College of Charleston President Glenn McConnell’s defense of the Confederate Battle Flag was an embarrassment to many of us who work at the college when he was hired by the board of trustees to lead our college.

In light of last week’s shootings, McConnell’s past defense of the Confederate flag is a new embarrassment for many of us at the college. It reinforces stereotypes of the South that non-Southerners assume typifies us all.

His assertion in the late 1990s that the removal of the flag would amount to “cultural genocide” was the grossest expression of political hyperbole.

Yet President McConnell has not uttered a word about the flag since last week’s shooting, and as we now all know, the alleged shooter embraced the flag in photos he posted on his web page.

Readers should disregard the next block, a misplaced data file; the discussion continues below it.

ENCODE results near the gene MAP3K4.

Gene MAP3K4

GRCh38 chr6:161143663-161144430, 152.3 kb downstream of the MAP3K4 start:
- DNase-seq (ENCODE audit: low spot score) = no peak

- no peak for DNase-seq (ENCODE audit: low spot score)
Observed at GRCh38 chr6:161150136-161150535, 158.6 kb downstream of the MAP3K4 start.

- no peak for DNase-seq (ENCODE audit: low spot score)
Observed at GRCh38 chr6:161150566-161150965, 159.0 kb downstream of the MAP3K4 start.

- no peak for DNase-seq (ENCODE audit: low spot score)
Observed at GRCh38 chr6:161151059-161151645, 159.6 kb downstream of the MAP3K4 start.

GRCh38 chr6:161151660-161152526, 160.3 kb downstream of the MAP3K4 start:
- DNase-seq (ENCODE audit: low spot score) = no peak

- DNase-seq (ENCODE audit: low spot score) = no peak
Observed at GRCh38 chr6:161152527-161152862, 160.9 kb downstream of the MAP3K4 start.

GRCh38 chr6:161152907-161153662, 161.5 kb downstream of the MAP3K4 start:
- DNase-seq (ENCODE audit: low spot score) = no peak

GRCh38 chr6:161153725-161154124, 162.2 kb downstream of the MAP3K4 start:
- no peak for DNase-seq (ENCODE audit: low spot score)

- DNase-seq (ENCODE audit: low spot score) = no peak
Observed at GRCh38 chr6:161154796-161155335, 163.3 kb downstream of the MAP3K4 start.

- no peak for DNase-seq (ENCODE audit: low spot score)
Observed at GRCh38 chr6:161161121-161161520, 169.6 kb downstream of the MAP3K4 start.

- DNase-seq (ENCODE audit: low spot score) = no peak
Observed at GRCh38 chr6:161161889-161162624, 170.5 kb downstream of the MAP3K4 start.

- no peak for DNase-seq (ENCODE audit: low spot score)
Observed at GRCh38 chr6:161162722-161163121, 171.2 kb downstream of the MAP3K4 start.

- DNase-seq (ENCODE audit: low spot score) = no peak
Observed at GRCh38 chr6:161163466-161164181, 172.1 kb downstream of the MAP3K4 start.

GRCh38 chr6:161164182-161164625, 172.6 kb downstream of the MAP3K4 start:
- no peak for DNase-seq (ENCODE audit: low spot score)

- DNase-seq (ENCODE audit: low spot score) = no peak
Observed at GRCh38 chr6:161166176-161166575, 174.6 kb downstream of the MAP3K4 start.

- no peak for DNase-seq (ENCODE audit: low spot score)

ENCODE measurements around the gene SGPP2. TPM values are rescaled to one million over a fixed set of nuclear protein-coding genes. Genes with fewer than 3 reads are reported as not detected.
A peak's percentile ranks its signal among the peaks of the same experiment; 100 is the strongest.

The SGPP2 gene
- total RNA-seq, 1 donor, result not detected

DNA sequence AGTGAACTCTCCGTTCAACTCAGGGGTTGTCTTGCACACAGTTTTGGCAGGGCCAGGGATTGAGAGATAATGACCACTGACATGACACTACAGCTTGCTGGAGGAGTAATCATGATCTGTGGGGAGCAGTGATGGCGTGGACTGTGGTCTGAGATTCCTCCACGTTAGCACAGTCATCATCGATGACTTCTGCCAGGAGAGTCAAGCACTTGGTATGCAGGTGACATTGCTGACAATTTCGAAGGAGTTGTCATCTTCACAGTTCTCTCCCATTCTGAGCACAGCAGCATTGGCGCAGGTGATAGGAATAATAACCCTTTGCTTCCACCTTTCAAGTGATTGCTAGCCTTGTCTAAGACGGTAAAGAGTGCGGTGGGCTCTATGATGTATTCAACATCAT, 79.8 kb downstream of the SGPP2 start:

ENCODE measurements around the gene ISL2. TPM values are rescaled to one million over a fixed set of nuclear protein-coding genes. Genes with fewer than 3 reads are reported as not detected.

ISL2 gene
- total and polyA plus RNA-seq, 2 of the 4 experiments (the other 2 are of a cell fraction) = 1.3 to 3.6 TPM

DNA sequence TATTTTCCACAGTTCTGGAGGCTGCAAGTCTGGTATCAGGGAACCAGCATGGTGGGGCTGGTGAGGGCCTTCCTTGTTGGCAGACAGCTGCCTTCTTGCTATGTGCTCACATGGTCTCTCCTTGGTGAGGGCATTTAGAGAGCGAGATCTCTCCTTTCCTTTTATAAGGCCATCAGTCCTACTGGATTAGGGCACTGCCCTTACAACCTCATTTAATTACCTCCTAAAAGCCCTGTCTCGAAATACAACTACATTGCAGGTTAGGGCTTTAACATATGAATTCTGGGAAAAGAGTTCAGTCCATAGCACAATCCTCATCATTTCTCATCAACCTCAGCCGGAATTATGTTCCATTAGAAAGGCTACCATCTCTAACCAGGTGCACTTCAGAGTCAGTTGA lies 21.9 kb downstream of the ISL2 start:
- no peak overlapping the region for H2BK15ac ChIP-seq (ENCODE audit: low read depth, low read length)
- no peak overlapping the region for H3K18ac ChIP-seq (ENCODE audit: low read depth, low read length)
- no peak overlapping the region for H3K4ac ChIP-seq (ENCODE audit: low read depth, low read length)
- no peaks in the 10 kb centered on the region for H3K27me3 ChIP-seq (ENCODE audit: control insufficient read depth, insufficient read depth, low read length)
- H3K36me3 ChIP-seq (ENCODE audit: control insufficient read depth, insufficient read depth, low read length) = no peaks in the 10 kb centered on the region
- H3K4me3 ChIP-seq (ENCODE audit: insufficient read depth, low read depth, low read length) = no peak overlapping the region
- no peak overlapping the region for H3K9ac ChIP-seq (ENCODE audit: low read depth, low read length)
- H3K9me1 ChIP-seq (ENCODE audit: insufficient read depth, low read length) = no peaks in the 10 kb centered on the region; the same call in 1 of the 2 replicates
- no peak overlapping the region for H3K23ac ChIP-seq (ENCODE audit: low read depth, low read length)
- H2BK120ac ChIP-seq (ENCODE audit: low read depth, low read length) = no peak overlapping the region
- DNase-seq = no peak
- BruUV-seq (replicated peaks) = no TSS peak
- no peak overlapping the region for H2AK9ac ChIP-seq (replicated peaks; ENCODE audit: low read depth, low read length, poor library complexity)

I support the right of people to exercise free speech by placing the Confederate flag in their yard, on their car, on their body, etc.

But a city or state government should not embrace a symbol of racial hatred and intolerance and neither should a college president.

President McConnell not only represents me and my staff and faculty colleagues but, more importantly, he represents more than 10,000 students and thousands more college alumni.

President McConnell has the opportunity to follow in the footsteps of other Republican and Democratic leaders across the state and nation who have acknowledged the harm that comes from the Confederate flag’s presence on the Capitol grounds. I hope President McConnell does the right thing and rises to the occasion.

Heath C. Hoffmann

Associate Professor

of Sociology

College of Charleston

George Street